When I first arrived in Moscow, I was in complete awe of the metro system. Compared to public transit in America, it was fast, efficient, and cost virtually nothing. Riding it was a pleasure and I used the valuable time on the metro to read and study vocabulary flash cards. Sometimes if I was lucky I could even overhear conversations and use those to exercise my listening skills. However, I thought that beyond those two means that the metro would never afford me an opportunity to practice my Russian language skills. Then my student metro card disappeared.
Whether by the help of another pair of hands or the cruel caprices of gravity, the card by which I speedily and cheaply zoomed around the city was parted from me. If before its loss riding the metro was a joy, then after its loss riding was sheer misery. All the other students and pensioners seemed to mock me with their cards which continued to work and afford them cheap transit while I had to buy rides individually. Therefore when my resident director mentioned to me that I could receive a replacement, and more quickly than I had received the original, I was in seventh heaven and could not believe my good luck.
The process began rather smoothly. Again I received the application, and following the instructions on the back I painstakingly filled out the form and turned it over to the university to be stamped. That process took less time than it did the first time around, and after a few days of the disappearance, I happily went to the strange, hidden exit of the Belorusskiy circle line metro station to turn in my application. The woman at the counter even smiled at me, gave me a temporary metro card, and told me to return in five days to pick up my new card.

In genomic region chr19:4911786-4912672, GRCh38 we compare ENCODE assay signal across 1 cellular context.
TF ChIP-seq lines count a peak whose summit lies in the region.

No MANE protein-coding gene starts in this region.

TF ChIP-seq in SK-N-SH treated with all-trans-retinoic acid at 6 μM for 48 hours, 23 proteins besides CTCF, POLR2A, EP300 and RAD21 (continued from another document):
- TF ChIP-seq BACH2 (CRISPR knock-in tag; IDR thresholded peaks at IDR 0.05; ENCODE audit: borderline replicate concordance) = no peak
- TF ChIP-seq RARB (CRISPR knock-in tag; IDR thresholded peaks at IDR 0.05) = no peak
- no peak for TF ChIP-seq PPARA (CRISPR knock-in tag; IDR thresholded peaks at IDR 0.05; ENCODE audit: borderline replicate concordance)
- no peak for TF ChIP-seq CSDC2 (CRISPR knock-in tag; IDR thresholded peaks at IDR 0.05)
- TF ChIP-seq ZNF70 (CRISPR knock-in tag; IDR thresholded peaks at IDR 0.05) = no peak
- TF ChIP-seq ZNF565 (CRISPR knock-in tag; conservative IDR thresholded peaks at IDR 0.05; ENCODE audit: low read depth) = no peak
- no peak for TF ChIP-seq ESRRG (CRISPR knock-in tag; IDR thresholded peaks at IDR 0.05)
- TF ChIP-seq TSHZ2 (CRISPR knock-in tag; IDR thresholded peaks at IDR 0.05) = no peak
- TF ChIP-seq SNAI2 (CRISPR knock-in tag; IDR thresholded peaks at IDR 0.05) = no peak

Following her instructions, I returned to the more popular ticket window by the train station, and eagerly approached the counter. The women at this counter, seeing that I was trying to receive a student metro card, sent me to a sketchy door to the side, and told me to ring the doorbell, which was an exercise in listening comprehension because between the glass separating us and the general din of people arriving from out-of-town trains, I could not understand anything. I rang the doorbell, gave my documents to the woman who showed up ten minutes later, and then waited some more as she disappeared into the mysterious back area of the ticket counter. After I had waited more than fifteen minutes, and had seen her on the phone, I was beginning to become worried. She emerged twenty minutes later telling me that there was a problem with my application, and that it was being returned. I would have to wait more time to allow the application to be returned to the metro station, and then even more time after I turned it in again, after making the necessary correction.
In the end, I spent several hours talking to Russian women who were not accustomed to dealing with foreigners and walking between the two ticket counters of the Belorusskiy metro station. While I complained bitterly about the process, when I finally received my replacement metro card I understand what a great learning experience it was. I learned several new words, had a lot of bureaucratic conversation practice, which I would never have had otherwise. Having experienced the bureaucratic cogs in Russia, I feel like I finally understand this country, and why most people just jump over the turnstiles instead of dealing with it.
By: Chantal Taylor
Term: Summer 2011